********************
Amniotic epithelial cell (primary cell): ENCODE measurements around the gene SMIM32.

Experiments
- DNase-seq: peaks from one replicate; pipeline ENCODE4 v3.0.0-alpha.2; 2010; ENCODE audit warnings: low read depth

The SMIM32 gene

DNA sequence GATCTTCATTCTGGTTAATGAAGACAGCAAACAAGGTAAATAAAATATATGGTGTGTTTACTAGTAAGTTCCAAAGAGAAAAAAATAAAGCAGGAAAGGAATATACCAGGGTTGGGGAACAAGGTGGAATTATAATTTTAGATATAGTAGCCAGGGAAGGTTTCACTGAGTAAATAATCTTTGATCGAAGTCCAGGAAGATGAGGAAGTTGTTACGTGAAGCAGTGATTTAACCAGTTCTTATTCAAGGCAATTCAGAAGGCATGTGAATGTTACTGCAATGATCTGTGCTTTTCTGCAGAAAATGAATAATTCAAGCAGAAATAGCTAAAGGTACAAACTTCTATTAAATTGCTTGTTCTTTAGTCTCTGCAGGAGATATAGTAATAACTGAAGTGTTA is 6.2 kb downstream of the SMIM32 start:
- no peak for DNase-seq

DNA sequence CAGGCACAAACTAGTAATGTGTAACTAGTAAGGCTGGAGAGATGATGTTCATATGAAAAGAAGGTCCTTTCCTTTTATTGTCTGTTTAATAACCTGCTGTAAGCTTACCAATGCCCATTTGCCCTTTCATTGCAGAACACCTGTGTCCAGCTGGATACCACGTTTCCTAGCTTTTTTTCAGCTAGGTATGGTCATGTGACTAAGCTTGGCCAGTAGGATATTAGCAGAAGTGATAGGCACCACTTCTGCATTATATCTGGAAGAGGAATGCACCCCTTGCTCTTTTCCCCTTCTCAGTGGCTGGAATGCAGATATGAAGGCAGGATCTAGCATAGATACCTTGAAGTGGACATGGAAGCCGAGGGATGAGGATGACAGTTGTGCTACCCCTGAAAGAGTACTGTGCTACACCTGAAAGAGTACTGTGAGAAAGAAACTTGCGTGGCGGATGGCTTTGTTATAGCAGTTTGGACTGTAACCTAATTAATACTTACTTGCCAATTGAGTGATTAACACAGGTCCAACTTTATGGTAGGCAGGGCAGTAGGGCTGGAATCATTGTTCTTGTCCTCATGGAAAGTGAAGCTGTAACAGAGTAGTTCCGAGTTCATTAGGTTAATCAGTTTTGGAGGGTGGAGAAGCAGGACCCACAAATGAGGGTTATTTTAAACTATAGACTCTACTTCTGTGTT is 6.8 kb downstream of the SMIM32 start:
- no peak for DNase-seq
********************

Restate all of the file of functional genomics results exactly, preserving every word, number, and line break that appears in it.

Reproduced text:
Amniotic epithelial cell (primary cell): ENCODE measurements around the gene SMIM32.

Experiments
- DNase-seq: peaks from one replicate; pipeline ENCODE4 v3.0.0-alpha.2; 2010; ENCODE audit warnings: low read depth

The SMIM32 gene

DNA sequence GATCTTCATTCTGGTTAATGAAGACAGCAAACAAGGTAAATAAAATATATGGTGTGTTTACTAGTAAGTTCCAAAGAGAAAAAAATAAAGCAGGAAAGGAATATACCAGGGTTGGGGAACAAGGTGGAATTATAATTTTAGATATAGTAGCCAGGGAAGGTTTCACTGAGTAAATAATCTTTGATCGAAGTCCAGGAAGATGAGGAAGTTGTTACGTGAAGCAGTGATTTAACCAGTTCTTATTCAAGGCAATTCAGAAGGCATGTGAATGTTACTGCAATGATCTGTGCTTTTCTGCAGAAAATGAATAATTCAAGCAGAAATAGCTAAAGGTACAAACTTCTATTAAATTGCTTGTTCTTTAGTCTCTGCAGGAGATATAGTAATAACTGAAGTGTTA is 6.2 kb downstream of the SMIM32 start:
- no peak for DNase-seq

DNA sequence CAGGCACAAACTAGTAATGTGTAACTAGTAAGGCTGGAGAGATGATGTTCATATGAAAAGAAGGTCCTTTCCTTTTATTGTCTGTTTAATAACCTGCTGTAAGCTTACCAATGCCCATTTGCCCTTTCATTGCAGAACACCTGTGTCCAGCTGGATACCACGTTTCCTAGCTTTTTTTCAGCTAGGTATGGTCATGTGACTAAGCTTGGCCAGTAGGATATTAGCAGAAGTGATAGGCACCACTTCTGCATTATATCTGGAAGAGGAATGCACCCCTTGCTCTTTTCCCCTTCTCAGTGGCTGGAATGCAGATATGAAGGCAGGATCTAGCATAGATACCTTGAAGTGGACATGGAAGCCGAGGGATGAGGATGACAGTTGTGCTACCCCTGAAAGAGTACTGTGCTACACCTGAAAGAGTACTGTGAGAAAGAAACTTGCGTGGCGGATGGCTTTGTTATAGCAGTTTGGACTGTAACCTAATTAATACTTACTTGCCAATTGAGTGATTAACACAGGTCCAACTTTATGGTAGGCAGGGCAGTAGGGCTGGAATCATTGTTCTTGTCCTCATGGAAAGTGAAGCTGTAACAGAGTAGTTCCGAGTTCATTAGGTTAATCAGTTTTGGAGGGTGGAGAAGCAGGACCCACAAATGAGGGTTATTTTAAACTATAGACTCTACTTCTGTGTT is 6.8 kb downstream of the SMIM32 start:
- no peak for DNase-seq